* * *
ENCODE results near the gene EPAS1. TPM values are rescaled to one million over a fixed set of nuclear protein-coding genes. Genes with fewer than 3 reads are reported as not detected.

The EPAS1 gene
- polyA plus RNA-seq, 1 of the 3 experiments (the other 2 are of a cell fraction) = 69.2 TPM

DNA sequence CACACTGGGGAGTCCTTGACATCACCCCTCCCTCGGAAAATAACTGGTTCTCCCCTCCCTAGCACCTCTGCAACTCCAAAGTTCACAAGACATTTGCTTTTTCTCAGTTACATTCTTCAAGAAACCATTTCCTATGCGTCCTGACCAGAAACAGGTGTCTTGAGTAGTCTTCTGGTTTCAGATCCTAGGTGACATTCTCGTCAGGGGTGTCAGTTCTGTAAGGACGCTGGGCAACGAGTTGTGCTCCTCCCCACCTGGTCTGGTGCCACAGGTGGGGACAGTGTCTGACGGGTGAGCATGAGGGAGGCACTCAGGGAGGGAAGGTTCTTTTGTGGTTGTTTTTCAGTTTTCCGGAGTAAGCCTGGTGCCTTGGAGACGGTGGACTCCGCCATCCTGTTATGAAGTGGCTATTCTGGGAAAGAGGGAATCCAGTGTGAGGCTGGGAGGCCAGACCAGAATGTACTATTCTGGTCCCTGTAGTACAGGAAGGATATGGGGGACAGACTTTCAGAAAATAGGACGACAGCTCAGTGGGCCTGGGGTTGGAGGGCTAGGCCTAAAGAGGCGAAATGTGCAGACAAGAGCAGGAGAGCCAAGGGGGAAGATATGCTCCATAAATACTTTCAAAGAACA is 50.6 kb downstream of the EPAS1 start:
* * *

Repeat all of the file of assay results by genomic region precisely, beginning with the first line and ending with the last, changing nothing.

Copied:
ENCODE results near the gene EPAS1. TPM values are rescaled to one million over a fixed set of nuclear protein-coding genes. Genes with fewer than 3 reads are reported as not detected.

The EPAS1 gene
- polyA plus RNA-seq, 1 of the 3 experiments (the other 2 are of a cell fraction) = 69.2 TPM

DNA sequence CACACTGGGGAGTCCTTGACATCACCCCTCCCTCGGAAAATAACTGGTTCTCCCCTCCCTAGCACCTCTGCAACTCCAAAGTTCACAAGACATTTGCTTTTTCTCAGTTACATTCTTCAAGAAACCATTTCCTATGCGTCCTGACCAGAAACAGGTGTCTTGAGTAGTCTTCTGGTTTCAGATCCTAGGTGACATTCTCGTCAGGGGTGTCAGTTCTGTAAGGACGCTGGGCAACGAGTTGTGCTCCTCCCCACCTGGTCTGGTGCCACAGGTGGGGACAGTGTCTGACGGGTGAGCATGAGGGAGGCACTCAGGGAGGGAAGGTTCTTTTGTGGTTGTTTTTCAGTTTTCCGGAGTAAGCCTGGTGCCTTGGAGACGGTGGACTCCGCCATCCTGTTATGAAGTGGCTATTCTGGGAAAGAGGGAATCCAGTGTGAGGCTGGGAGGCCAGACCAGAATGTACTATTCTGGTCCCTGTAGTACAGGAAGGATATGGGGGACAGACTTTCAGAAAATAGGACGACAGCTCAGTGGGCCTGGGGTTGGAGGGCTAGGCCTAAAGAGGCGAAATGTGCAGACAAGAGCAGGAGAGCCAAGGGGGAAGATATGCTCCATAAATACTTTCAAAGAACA is 50.6 kb downstream of the EPAS1 start: